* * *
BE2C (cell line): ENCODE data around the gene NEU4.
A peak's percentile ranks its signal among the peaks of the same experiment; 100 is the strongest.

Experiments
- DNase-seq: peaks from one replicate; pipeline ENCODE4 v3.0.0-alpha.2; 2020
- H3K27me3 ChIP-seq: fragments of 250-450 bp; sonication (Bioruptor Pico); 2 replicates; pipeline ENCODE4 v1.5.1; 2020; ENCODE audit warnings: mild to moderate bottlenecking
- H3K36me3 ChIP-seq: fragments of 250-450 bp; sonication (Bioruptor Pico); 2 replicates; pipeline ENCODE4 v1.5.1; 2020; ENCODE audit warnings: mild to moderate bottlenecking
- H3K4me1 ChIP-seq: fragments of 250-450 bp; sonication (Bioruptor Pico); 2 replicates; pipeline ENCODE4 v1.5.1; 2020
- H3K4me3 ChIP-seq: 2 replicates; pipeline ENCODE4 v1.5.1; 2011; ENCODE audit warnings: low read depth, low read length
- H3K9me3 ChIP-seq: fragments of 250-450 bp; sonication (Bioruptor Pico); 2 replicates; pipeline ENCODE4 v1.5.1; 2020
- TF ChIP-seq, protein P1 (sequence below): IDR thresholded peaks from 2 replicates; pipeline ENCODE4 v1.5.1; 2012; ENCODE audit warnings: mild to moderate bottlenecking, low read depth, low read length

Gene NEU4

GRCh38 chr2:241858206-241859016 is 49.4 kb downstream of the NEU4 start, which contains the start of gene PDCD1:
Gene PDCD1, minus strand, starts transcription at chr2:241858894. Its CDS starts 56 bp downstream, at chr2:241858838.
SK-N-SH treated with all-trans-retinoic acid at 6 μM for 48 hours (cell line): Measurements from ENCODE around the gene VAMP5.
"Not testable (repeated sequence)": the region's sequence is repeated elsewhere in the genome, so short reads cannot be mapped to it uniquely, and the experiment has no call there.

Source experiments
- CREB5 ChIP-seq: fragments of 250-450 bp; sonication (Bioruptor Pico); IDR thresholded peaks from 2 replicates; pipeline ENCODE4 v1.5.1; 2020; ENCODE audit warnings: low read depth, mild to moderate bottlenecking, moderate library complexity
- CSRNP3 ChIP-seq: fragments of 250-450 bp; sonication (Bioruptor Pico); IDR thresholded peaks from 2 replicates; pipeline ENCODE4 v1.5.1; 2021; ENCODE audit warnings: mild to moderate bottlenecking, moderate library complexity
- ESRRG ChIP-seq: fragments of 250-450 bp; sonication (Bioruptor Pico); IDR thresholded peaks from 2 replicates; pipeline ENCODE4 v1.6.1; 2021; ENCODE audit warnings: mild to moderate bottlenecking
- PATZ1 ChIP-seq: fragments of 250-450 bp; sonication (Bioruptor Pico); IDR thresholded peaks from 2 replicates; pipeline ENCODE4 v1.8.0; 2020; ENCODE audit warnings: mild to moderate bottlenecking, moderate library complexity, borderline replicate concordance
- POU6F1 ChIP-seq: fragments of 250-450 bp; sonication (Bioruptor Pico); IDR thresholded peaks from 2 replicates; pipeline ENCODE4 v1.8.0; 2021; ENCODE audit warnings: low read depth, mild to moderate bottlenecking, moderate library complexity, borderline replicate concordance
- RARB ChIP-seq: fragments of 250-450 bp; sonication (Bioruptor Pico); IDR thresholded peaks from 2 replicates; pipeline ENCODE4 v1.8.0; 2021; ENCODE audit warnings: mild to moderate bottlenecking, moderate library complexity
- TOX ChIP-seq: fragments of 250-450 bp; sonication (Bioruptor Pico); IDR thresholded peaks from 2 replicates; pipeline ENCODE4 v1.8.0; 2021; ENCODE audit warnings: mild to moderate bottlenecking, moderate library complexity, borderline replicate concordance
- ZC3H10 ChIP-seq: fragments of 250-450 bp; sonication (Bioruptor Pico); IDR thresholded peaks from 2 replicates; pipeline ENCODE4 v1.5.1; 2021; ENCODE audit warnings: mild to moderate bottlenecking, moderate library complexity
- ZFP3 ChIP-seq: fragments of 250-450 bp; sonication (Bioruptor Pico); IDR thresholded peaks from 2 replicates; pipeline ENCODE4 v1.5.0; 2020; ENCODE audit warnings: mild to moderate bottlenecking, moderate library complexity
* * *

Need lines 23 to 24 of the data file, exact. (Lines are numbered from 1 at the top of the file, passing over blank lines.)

- TOX ChIP-seq: fragments of 250-450 bp; sonication (Bioruptor Pico); IDR thresholded peaks from 2 replicates; pipeline ENCODE4 v1.8.0; 2021; ENCODE audit warnings: mild to moderate bottlenecking, moderate library complexity, borderline replicate concordance
- ZC3H10 ChIP-seq: fragments of 250-450 bp; sonication (Bioruptor Pico); IDR thresholded peaks from 2 replicates; pipeline ENCODE4 v1.5.1; 2021; ENCODE audit warnings: mild to moderate bottlenecking, moderate library complexity